By Gary Isom, Executive Director, Arkansas Real Estate Commission
A close acquaintance recently asked me what advice I would give to his daughter who had just decided to enter the real estate profession. After offering my thoughts, it occurred to me that others who have decided to make real estate their career of choice may like to know what an old regulator who’s stuck around since 1987 has observed. So here’s basically what I told my friend.
First of all, new licensees should make a commitment to quality education, beginning with pre-licensing and post-licensing and extending to continuing education. It is not uncommon to find that licensees who are named as subjects in complaints and sometimes even formal hearings before the Commission have made undisciplined decisions regarding education. The signs of educational neglect are easy to spot: some licensees complete their education late year after year; others repeat the same exact distance education course every year even though the content of those courses doesn’t change much, if any, from year to year; still others opt for free “seminars” as opposed to quality classroom presentations. The list goes on and on. Real estate licensees are required to spend a minimum amount of time in education, so make that time count. After all, time is something that you can never recover. Hold your instructors and course providers responsible for ensuring that the time and money you spend in education is indeed well spent.
Second, choose a firm with a Principal Broker who is dedicated to training and providing support to those agents licensed with them. While independence and a flexible structure may be appealing, don’t let that structure encompass a shoddy foundation. Principal and Executive Brokers who make a commitment to their agents can mean the difference between success and failure in the real estate business. Time is of the essence for most new licensees, as many of them will have to survive a few lean months before building a sustainable business. Don’t waste that precious time with a firm that cannot or does not offer support and training to those entering the profession.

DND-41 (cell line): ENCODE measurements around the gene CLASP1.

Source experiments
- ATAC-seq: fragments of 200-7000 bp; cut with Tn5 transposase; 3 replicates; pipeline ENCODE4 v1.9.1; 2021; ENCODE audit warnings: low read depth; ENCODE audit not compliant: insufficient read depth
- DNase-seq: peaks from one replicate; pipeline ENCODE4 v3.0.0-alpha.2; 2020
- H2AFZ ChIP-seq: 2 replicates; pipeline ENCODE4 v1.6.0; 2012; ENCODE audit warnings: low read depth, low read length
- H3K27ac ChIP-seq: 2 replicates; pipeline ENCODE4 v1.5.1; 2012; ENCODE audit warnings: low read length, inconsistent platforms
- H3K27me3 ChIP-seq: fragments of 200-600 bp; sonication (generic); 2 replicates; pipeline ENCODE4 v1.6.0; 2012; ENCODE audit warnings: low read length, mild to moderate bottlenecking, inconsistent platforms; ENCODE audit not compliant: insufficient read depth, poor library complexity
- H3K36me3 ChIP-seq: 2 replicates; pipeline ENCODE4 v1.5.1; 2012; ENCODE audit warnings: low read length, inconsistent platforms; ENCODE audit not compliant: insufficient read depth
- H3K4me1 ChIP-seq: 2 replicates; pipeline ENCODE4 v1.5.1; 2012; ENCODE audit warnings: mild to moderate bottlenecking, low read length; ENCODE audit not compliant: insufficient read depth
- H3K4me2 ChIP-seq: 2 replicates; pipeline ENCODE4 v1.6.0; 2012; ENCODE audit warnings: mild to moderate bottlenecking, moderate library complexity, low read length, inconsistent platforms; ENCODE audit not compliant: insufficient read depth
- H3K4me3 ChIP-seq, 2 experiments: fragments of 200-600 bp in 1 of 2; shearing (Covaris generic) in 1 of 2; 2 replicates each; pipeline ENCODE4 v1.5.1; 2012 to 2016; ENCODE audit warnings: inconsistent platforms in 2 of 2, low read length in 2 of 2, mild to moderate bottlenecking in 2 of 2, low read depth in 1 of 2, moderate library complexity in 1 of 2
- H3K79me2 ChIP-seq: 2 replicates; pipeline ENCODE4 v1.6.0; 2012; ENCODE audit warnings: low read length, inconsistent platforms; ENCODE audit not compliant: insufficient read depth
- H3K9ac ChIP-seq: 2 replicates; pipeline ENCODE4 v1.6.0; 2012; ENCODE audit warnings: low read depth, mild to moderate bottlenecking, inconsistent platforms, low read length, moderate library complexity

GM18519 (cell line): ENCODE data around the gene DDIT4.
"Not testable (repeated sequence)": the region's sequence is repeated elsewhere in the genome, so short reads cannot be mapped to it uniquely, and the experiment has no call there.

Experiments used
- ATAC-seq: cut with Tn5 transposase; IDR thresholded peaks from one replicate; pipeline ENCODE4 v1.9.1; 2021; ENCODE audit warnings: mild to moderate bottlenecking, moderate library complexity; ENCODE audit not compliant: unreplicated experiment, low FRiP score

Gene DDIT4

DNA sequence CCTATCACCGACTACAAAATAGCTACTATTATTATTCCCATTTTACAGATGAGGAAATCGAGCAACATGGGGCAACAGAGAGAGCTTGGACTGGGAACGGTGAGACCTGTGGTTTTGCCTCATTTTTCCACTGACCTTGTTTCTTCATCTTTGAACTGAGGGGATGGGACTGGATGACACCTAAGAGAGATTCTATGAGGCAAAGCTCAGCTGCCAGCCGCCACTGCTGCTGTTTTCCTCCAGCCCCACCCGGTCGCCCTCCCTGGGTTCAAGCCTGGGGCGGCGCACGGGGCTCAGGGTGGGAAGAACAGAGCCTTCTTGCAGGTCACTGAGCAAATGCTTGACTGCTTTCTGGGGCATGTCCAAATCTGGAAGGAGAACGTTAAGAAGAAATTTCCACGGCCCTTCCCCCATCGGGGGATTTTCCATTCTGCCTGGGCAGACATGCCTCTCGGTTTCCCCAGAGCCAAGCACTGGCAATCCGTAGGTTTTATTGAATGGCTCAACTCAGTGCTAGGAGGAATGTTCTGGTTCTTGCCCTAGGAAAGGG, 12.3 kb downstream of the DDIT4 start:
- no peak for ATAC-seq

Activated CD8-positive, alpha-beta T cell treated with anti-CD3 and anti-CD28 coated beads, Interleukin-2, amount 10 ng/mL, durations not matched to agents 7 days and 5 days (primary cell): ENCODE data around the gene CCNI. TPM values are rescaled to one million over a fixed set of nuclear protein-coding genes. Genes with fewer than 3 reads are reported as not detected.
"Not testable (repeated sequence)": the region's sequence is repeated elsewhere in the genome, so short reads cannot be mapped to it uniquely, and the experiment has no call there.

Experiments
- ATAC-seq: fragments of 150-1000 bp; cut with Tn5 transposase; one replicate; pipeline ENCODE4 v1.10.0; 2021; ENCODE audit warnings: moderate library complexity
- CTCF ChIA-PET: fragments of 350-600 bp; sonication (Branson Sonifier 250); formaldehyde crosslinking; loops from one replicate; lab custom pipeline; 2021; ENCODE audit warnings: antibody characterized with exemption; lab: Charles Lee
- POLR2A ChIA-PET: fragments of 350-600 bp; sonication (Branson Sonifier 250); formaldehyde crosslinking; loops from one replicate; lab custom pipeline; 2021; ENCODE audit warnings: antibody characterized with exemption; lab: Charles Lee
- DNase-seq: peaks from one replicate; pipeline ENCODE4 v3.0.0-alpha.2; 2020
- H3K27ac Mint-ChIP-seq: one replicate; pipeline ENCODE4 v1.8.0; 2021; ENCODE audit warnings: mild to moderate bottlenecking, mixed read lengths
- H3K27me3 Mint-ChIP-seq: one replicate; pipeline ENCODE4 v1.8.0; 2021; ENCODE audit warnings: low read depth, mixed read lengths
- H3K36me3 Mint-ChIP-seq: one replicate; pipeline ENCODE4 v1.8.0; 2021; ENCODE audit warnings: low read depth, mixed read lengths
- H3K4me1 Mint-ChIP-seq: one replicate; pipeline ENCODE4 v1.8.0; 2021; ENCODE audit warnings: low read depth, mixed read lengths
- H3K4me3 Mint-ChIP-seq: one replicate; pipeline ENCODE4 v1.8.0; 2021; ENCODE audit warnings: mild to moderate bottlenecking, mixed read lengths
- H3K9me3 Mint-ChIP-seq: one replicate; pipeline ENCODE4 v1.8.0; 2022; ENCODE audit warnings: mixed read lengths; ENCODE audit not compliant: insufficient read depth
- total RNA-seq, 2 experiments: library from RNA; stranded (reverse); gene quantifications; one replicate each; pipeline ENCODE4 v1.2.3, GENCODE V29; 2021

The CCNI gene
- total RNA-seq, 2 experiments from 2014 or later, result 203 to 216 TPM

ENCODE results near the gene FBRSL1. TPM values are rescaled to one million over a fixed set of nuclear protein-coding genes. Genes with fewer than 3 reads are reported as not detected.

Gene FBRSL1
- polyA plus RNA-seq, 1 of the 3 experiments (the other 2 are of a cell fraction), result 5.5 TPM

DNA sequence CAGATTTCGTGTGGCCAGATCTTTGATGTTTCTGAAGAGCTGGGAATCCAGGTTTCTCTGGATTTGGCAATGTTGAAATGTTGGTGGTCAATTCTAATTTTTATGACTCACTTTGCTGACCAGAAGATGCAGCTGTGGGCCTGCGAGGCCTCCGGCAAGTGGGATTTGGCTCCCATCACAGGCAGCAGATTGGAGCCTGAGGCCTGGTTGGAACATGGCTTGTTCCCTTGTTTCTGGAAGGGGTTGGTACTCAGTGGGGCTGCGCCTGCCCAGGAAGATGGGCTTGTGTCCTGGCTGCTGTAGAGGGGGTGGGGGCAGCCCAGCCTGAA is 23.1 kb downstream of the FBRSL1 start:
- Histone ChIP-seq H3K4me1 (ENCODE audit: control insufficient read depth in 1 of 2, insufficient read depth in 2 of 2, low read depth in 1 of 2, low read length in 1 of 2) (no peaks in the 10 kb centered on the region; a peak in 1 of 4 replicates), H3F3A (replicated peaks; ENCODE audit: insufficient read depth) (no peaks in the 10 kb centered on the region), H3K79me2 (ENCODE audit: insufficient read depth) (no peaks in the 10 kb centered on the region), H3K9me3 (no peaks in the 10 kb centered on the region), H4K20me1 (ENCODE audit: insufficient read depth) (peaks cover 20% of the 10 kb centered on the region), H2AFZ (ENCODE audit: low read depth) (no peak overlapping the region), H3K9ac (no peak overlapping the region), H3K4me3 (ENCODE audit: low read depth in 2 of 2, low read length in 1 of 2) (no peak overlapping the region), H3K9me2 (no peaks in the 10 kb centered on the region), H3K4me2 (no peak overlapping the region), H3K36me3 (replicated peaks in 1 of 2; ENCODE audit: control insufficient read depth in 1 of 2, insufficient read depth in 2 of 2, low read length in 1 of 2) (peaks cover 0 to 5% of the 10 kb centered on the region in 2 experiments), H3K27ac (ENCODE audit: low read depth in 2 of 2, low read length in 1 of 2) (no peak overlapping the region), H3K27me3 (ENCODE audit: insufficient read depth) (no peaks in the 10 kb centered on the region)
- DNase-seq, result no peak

Third, get involved. That means your profession and your community. Professional trade associations are a “must” in the real estate business. And don’t go into an association with a “take what you can get” attitude. Go in asking what you can give because you will eventually get out of it what you put into it. As for service in your community, you are entering a service-oriented business. You are going to need to develop and foster an innate desire to serve others. When you do, it will be noticed and that will eventually mean more business for you.
Lastly, communicate, communicate and communicate. Never forget that your clients and customers are wondering “what’s happening” every day. Let them know, even if there’s little to report. They want to know that you are thinking about them and their real estate needs. Along with this, hold up your end of the real estate brokerage process. Don’t be agent who brings a client or property to the transaction and depends on cooperating agents to put everything else together. Stay involved, working with other licensees to make sure the details are addressed and the wheels keep moving in the right direction. Technology has created a new environment where there’s little excuse for not being accessible. If you’re not inclined to make yourself available to your clients, customers and cooperating agents, we wish you well in your next career.
Entering the real estate profession is a wonderful career choice. I’ve certainly enjoyed my years as a regulator observing so many of Arkansas’ licensees build strong and reputable careers for themselves in this industry. I’m sure those licensees would tell you that they achieved their success through following some of the advice offered above in one way or another. But don’t take my word for it. Find a veteran agent or two and ask what’s made them successful. In the meantime, best of luck to you along your journey, and don’t hesitate to reach out to us at the Real Estate Commission if you need any help.